You’ve done your homework – Googled UAV resources, spoken with drone owners, read our Tips for First-time Buyers, and found a few candidates for your first drone purchase with the Drone Configurator. Now you’re ready to put your money where your drone is and take the first step into the friendly skies of unmanned aircraft ownership. How can your protect yourself from poor decision-making when buying a drone? By being weary of these 5 “no-no’s.”
1. Don’t buy without understanding import fees:Like any product, drones and drone parts are manufactured all over the world. And, depending on where you live, you may face unexpected taxes or import fees. While this danger mostly applies to European or Canadian buyers, hidden taxes and fees can be found in all nations. A commentator at the DIYDrones online community learned the lesson the hard way. “I spent 329.99 on 3DR products nearly two months ago. I received the package … now today, a month and a half after FedEx dropped off the parts I get billed for $100 in import and customs fees!”
2. Don’t take the plunge with just any seller: Drone sales are skyrocketing and as with any boom, scammers will begin to show up on the market (and already have). Although specific cases of widespread scams have not yet surfaced in great numbers, you can expect the “usual suspects” to use drone sales as an excuse to send shoddy products (or no product at all) not to mention phishing scams and the use of your e-mail as a spambot. Probably the best way to find out if your drone vendor is legit is via a simple Google search. If a company has only sporadic mentions within popular Web sources like DroneLife and others, you should think twice before sending them your hard earned coin.
3. Don’t overestimate your technical expertise: Remember what it was like to set up a new PC in 1996? Or a new cell-phone in 2001? The technology space has gotten better at designing extremely complex gadgets that are ready to Tweet as soon as you take them out of the box, but it took a few generations to develop these machines into idiot-proof packages. Drones are no exception.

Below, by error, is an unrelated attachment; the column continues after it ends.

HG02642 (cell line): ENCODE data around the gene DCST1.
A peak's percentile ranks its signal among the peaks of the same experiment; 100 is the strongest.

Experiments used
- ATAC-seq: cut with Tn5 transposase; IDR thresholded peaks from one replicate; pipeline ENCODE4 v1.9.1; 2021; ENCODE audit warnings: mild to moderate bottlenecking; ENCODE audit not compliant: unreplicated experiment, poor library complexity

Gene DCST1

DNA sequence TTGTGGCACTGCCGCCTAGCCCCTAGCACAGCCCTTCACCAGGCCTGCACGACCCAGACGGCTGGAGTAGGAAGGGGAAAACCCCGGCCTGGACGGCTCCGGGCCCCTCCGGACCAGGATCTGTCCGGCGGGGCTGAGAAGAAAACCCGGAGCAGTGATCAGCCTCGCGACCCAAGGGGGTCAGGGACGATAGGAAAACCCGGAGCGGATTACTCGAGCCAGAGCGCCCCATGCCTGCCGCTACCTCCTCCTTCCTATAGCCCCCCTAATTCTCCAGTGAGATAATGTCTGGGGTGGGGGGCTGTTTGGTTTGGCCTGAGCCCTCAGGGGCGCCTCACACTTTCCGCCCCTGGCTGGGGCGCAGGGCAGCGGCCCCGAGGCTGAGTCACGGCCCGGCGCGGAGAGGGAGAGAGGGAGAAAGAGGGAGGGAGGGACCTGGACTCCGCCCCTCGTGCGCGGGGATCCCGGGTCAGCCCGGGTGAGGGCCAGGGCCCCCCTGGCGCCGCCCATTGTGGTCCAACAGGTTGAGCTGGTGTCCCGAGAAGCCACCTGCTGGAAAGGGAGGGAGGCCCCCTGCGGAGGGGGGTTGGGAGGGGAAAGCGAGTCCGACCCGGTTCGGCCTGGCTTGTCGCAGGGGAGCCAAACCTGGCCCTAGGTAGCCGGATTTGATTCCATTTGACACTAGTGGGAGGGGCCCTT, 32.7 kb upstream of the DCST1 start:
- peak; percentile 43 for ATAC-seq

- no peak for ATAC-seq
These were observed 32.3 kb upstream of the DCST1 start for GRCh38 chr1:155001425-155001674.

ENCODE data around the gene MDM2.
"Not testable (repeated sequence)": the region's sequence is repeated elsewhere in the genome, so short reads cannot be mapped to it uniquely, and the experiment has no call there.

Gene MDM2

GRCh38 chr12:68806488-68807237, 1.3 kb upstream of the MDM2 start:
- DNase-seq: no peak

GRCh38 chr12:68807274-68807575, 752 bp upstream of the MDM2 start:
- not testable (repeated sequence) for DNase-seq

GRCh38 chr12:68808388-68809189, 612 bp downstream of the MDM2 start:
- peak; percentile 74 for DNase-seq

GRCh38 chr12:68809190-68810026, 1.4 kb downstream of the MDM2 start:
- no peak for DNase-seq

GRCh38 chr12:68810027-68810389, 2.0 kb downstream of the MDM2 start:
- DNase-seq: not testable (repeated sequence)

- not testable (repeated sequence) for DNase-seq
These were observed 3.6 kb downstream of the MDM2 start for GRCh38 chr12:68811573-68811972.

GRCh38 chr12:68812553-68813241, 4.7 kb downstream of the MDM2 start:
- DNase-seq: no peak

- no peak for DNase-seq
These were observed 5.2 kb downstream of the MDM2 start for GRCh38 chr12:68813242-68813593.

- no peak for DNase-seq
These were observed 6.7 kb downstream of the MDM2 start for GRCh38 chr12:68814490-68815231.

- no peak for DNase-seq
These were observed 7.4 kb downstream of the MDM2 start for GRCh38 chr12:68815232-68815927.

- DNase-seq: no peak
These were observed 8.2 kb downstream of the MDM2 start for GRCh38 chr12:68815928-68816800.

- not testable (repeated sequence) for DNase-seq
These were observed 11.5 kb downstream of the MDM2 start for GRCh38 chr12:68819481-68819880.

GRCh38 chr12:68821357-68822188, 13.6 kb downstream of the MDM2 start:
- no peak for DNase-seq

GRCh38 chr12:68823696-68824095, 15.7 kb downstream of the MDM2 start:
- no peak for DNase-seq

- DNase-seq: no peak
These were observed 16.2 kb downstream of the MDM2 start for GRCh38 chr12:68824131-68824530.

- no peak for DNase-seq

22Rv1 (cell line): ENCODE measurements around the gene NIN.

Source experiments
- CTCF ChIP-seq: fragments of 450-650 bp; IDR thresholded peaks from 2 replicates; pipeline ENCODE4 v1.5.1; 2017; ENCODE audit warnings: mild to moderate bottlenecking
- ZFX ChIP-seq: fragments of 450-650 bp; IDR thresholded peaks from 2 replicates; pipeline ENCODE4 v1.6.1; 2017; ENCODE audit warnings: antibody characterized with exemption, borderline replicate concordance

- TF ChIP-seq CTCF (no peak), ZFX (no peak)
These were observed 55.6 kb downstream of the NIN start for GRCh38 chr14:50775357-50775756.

So, when you are buying your first UAS, make sure you understand the level of technical knowledge required to actually get the thing off the ground. Some models require multiple wired connections and sensor calibrations before each flight; failing to follow these preparations can be a one-way trip to waiting in line for weeks for a back ordered part from a manufacturer (I’m not saying we have first hand experience with this, but I am also not not saying that either).
4. Understand there will be a learning curve and expect crashes. Even if you get the most user friendly drone money can buy, it is still going to take practice to become a competent pilot and at some point you will crash your drone. It should go without saying then that your first flight should not be over a childrens playground or Times Square.
Go to an open field on a day with no wind and practice taking off and landing a few times before you try anything fancy.
For an extra level of preparedness, outfit your drone with propellor guards when possible and buy extra propellers.
5. Don’t assume your friends and neighbors will like your new drone: Every potential drone buyer has no doubt imagined how much fun he or she will have with their new purchase. Imagine being able to captured high-quality video at events and even around your own neighborhood. However, your neighbors and even close friends may not share your aerial enthusiasm. Whether it’s fears of governmental misuse, privacy violations or potential job loss, the rise of the drone market – like the rise of the Internet in the 90s – has raised concerns both valid and imagined. In fact, a counter-market is slowly gaining popularity: anti-drone technology. Oregon start-up Domestic Drone Countermeasures recently launched a product that can allegedly block drones from capturing images or video.
Perhaps the best way to avoid pitfalls in the drone consumer markets is to stay informed. We can help you with that: sign up for the DroneLife newsletter here.
Jason is a longstanding contributor to DroneLife with an avid interest in all things tech. He focuses on anti-drone technologies and the public safety sector; police, fire, and search and rescue.
Beginning his career as a journalist in 1996, Jason has since written and edited thousands of engaging news articles, blog posts, press releases and online content.
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